Chocolate Makes You Smarter, Study Says

Harvard doctors say that chocolate boosts brain power.

Cocoa beans photo via shutterstock

Cocoa beans photo via shutterstock

Even though it’s still summer (and let’s hope it stays summer for a little while), the fall clothes in stores and back to school commercials on television make it hard not to think about the season ahead. When the weather gets colder and you reach for a hot drink, make sure it’s hot chocolate.

Researchers at Harvard Medical School and Brigham and Women’s hospital published a study this week in the journal, Neurology, that looked at the health benefits of cocoa, or more specifically, flavanols, and their effect on blood pressure. Flavanols are natural compounds found in cocoa beans which form a chemical called nitric oxide in the blood. Nitric oxide has been shown to relax blood vessels. There are many blood pressure medications that work to affect levels of nitric oxide in the blood, so flavanols could have a therapeutic effect.

Based on this study, some doctors may even start prescribing cocoa to patients at risk for hypertension. Doctors from the Mayo Clinic tell ABC News:

“Based on this study,” said Dr. Randal Thomas, an internist at the Mayo Clinic, “I’ll mention to my patients that a small amount of chocolate may help reduce cardiovascular risk by reducing blood pressure.”

Keith-Thomas Ayoob, associate professor of pediatrics, agreed, saying he would “tell patients that a little — emphasis on little — dark chocolate may be a good thing … and cocoa powder is probably the best way to get their flavanols.”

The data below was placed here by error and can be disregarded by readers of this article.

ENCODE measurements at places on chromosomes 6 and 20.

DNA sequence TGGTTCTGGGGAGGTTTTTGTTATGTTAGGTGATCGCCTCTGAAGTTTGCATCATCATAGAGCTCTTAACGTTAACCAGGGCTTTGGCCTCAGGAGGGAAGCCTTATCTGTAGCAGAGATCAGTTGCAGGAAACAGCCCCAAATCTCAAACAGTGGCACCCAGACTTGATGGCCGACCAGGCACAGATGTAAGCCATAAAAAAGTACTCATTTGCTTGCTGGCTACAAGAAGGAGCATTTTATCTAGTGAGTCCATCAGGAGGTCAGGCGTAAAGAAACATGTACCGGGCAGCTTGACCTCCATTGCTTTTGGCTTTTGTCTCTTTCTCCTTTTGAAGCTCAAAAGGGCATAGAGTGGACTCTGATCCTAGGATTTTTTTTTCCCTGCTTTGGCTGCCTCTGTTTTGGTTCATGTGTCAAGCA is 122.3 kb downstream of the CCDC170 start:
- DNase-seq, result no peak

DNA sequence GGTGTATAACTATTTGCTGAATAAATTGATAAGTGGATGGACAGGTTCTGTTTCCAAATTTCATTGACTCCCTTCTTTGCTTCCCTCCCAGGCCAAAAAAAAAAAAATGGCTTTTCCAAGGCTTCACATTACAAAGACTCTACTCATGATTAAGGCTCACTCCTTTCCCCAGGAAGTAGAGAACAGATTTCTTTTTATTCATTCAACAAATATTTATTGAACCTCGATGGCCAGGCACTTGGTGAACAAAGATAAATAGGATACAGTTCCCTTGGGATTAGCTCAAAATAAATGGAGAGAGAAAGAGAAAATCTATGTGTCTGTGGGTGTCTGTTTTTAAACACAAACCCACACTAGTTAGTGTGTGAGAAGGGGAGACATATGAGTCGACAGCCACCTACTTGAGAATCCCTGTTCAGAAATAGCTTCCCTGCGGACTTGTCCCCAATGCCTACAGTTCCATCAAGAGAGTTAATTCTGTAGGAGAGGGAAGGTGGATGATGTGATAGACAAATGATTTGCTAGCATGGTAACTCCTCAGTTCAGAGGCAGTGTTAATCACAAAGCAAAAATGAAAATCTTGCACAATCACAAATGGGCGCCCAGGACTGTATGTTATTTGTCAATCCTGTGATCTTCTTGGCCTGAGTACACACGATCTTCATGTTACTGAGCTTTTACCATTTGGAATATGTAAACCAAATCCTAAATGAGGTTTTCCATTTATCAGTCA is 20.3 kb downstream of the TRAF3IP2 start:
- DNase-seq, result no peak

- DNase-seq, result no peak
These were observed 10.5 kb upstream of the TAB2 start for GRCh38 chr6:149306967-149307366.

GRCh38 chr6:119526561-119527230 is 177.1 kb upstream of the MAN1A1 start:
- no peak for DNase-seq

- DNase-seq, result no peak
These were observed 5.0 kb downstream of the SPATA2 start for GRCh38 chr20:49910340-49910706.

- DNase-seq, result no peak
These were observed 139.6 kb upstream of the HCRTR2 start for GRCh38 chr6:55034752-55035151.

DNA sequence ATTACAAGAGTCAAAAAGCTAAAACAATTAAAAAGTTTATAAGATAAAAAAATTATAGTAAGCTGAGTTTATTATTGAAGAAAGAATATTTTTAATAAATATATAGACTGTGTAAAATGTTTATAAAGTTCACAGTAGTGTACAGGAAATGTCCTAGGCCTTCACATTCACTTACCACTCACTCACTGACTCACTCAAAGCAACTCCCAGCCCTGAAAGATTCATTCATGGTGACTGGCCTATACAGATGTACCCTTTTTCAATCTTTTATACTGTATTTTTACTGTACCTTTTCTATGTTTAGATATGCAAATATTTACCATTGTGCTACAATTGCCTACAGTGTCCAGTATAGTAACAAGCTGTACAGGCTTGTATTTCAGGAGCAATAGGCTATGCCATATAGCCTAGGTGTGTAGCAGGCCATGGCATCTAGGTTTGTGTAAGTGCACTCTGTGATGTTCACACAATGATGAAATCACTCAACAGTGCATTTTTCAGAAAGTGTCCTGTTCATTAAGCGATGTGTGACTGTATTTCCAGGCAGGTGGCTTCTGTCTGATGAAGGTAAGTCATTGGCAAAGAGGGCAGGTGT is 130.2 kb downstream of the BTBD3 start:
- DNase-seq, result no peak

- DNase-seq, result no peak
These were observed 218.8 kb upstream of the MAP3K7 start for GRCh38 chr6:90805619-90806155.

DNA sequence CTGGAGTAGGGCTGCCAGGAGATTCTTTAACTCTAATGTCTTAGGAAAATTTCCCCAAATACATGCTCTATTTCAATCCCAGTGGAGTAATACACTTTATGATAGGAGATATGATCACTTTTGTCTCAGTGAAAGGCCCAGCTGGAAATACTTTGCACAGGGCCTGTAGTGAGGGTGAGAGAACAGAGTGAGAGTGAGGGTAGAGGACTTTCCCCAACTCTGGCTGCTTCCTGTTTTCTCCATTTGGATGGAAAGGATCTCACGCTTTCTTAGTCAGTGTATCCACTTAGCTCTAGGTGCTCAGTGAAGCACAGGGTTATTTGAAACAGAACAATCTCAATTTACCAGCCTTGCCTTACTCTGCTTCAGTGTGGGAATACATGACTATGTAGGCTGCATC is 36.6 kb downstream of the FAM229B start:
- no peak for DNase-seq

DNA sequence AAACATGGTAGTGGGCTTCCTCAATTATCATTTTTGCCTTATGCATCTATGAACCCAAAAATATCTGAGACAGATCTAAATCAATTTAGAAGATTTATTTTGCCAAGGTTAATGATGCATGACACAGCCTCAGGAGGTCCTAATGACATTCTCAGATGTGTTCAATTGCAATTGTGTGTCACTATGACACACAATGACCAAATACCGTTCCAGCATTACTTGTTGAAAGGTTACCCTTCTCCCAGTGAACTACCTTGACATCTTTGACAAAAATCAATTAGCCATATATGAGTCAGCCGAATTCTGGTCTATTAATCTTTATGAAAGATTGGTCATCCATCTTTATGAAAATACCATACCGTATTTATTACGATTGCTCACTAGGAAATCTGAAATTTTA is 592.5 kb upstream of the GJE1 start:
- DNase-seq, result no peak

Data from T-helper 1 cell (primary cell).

The study investigated the relationship between neurovascular coupling (the relationship between brain activity and blood flow to the brain) and cognitive function in elderly individuals to determine whether neurovascular coupling could be modified by cocoa consumption. The study looked at 60 people between the ages of 67 and 77 who had 30 days of twice-daily hot cocoa consumption. The results were a 30 percent increase in memory and thinking abilities among those who originally had impaired blood flow to their brains.

Study author Dr. Farzaneh Sorond, a neurologist at Brigham and Women’s Hospital and assistant professor of neurology at Harvard Medical School, says that chocolate seemed to boost the brain’s blood supply. After a months worth of hot cocoa, study participants had an 8.3 percent increase in blood flow.

“The areas of your brain that are working need more fuel,” she said, describing a phenomenon known as “neurovascular coupling,” which refers to the intimate link between better blood flow and improved neuronal activity.

In people with impaired blood flow, she added, “cocoa may be beneficial by delivering more fuel.”

The study concluded that regular cocoa consumption improved cognitive function. If Harvard tells us to eat or drink more chocolate, we are totally okay with that.